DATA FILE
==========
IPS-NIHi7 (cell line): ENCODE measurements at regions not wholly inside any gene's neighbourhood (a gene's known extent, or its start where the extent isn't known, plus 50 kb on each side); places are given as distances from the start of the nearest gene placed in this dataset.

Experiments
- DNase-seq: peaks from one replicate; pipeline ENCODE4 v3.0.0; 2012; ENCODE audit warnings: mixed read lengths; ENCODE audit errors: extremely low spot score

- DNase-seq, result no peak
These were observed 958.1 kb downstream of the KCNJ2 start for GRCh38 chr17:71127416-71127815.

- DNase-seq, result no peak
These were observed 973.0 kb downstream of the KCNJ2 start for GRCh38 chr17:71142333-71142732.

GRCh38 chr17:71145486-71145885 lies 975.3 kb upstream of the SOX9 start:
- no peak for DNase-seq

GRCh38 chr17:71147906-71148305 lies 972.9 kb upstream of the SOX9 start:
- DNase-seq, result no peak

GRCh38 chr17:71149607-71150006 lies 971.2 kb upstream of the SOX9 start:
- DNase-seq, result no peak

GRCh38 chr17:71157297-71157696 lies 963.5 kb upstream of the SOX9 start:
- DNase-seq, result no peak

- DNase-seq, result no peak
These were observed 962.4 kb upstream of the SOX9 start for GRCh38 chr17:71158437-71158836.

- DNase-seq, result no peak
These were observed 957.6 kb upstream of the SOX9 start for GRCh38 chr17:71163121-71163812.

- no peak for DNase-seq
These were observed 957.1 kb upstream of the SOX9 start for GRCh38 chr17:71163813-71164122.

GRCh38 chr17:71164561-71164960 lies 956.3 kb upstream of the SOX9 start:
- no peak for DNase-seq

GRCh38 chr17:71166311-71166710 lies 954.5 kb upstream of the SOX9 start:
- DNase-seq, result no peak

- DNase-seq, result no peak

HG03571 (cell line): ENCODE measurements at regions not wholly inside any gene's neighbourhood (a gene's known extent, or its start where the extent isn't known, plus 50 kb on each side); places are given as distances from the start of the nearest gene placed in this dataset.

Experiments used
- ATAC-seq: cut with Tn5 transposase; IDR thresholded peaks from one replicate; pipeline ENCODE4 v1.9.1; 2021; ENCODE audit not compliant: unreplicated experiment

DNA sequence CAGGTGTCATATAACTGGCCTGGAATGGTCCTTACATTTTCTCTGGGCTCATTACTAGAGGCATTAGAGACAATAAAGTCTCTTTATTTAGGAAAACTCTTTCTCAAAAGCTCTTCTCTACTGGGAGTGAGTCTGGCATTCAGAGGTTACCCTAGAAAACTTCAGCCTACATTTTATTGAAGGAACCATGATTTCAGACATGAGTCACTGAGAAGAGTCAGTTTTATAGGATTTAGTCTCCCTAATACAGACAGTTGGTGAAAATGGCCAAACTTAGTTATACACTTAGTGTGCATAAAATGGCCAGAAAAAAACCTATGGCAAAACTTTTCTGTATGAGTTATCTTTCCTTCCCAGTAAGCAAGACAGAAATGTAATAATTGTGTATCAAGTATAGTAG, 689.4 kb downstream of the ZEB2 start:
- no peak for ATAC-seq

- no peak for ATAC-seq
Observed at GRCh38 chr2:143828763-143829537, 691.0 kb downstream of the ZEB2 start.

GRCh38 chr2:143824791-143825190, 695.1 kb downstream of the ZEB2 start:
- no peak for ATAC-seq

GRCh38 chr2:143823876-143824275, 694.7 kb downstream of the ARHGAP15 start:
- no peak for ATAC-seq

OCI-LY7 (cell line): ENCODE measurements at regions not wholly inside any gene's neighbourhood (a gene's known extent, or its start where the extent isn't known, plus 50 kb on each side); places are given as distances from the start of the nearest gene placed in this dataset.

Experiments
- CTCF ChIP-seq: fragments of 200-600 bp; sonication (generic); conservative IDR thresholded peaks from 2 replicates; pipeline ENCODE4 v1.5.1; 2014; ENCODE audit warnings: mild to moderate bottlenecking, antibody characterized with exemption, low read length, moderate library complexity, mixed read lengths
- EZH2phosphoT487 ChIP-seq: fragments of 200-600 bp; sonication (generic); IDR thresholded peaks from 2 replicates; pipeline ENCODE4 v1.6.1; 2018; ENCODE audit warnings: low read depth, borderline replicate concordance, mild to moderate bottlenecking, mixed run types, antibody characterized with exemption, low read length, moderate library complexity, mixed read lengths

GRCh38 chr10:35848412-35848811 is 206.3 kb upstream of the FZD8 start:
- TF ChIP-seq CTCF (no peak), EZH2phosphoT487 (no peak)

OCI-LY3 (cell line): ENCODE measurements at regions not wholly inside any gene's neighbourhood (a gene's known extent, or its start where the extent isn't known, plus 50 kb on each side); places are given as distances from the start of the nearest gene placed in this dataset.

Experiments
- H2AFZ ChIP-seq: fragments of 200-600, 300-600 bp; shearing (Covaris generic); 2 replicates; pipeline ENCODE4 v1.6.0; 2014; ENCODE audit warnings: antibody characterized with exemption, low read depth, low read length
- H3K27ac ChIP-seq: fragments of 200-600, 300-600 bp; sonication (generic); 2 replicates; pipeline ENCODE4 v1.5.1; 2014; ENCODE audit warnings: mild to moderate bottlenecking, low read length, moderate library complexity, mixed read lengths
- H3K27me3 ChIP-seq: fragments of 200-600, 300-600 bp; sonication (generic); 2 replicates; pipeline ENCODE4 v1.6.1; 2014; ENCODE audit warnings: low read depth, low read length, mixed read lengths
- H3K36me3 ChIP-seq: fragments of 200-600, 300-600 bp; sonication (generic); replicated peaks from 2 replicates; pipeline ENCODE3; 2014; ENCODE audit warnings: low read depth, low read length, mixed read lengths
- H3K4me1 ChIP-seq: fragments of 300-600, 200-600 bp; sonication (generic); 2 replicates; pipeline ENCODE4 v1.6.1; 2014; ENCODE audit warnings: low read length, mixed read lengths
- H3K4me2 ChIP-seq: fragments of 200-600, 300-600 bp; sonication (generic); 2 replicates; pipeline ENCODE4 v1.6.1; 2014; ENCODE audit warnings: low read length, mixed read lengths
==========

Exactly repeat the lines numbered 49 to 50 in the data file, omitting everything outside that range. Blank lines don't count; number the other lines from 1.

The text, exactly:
- H3K36me3 ChIP-seq: fragments of 200-600, 300-600 bp; sonication (generic); replicated peaks from 2 replicates; pipeline ENCODE3; 2014; ENCODE audit warnings: low read depth, low read length, mixed read lengths
- H3K4me1 ChIP-seq: fragments of 300-600, 200-600 bp; sonication (generic); 2 replicates; pipeline ENCODE4 v1.6.1; 2014; ENCODE audit warnings: low read length, mixed read lengths